Quite simply, if user experience sucks – and the user is a customer – the company's revenues are negatively impacted. Customer satisfaction plummets and loyalty follows. Brand reputation is tarnished. These cut right to the heart of the CEO's growth strategy.

If the user is an employee, engagement suffers, killing productivity and the ROI on computing resources. Adherence with GRC (governance, risk, compliance) requirements becomes challenged. Recruitment and retention may also suffer, driving up costs. These all undermine the CFO's initiatives.

If the user is a supply chain partner, the cost of materials or distribution could rise. Relationships could suffer. No one wants exposure to a partner with poor UX or security vulnerabilities that could infect their own systems.

Finally, if the user is a machine – an increasing likelihood in the IoT (Internet of Things) era – the absence of secure UX could have catastrophic results. Any number of accidents or breaches can occur with consumer products or services ranging from home monitoring devices to autonomous cars, or with industrial equipment to transmission pipelines. The potential damage to the company can far exceed lost revenue, fines for compliance violations, or lawsuits. They can put a company out of business.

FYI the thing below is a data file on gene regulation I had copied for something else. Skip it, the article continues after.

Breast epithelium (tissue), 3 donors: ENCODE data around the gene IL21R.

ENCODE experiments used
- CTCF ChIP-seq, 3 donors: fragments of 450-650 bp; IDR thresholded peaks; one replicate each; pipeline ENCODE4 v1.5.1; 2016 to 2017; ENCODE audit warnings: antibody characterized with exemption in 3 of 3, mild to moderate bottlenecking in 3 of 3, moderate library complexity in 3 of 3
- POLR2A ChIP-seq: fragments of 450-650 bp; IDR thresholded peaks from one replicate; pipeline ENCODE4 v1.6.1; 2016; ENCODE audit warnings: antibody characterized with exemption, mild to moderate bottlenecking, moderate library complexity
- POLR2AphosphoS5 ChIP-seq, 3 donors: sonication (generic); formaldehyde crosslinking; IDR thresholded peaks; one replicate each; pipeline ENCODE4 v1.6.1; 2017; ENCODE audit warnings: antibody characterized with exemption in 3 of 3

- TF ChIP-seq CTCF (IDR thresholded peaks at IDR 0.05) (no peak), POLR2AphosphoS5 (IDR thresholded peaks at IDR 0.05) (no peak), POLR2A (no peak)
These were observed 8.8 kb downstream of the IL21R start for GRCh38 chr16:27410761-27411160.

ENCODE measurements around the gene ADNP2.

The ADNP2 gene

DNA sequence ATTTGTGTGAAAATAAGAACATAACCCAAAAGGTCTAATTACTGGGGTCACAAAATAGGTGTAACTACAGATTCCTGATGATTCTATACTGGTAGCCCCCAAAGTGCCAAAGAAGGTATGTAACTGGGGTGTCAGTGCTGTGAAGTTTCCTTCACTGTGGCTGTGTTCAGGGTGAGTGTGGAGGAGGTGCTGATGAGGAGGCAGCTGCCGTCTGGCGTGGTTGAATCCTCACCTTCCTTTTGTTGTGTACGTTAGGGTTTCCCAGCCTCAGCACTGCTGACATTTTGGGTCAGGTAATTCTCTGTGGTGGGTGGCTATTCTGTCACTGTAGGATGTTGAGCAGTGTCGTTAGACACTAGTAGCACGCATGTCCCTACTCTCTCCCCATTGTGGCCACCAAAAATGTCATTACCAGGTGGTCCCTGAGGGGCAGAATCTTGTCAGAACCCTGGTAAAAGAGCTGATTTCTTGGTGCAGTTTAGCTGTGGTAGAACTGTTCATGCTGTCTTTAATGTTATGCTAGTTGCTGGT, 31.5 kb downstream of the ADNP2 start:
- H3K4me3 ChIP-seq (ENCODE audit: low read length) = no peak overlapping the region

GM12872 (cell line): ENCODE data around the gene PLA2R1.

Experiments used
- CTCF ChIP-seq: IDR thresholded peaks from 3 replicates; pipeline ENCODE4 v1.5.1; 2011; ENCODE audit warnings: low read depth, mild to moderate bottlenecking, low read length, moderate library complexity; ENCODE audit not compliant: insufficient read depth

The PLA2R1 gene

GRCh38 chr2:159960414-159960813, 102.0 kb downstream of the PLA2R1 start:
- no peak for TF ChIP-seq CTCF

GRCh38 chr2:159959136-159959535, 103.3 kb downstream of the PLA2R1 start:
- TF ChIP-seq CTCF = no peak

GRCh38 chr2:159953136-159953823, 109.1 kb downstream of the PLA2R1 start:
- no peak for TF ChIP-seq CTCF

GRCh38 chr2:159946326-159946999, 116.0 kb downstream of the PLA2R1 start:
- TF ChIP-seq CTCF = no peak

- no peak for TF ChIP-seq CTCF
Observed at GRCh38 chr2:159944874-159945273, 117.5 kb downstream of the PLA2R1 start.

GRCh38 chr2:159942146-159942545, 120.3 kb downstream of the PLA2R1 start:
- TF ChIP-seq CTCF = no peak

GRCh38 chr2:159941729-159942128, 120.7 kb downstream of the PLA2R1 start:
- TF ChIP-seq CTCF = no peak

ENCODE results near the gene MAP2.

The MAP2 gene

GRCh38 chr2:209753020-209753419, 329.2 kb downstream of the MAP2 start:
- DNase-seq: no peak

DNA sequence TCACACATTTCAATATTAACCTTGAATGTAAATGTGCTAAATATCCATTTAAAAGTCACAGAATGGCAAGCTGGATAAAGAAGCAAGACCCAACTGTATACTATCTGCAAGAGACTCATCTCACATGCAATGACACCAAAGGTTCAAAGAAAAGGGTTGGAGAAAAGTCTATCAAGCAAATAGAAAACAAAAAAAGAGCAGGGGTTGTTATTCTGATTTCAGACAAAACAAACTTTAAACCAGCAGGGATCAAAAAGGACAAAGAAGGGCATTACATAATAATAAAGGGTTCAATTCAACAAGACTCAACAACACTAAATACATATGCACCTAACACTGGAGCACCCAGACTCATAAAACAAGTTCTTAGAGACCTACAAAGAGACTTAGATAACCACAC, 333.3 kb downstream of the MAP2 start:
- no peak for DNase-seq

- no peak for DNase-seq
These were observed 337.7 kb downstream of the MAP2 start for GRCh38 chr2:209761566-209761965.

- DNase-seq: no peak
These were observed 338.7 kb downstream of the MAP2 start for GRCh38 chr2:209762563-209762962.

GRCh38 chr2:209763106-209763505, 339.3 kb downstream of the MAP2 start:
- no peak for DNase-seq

Getting the Buy-In

Armed with the intelligence gained from such a unified platform, the CIO can appeal to the priorities of both the CEO and CFO. The company cannot capitalize on the benefits of big data analytics or cloud services if the IT team does not have visibility into the UX of these apps – regardless of where they reside. An inability to rapidly detect anomalies and respond to incidents can expose the company to undue risks, particularly in hybrid computing environments.

These all impede successful digital transformation. It is why a secure UX strategy should come first.

Many vendors in these consolidating spaces don't capitalize on this opportunity. Marketing and sales teams churn out lots of jargon and misinformation about capabilities and competitors (a.k.a. content) that only serve to confuse customers. This confusion raises more questions and objections that elongate sales cycles and hurt close rates.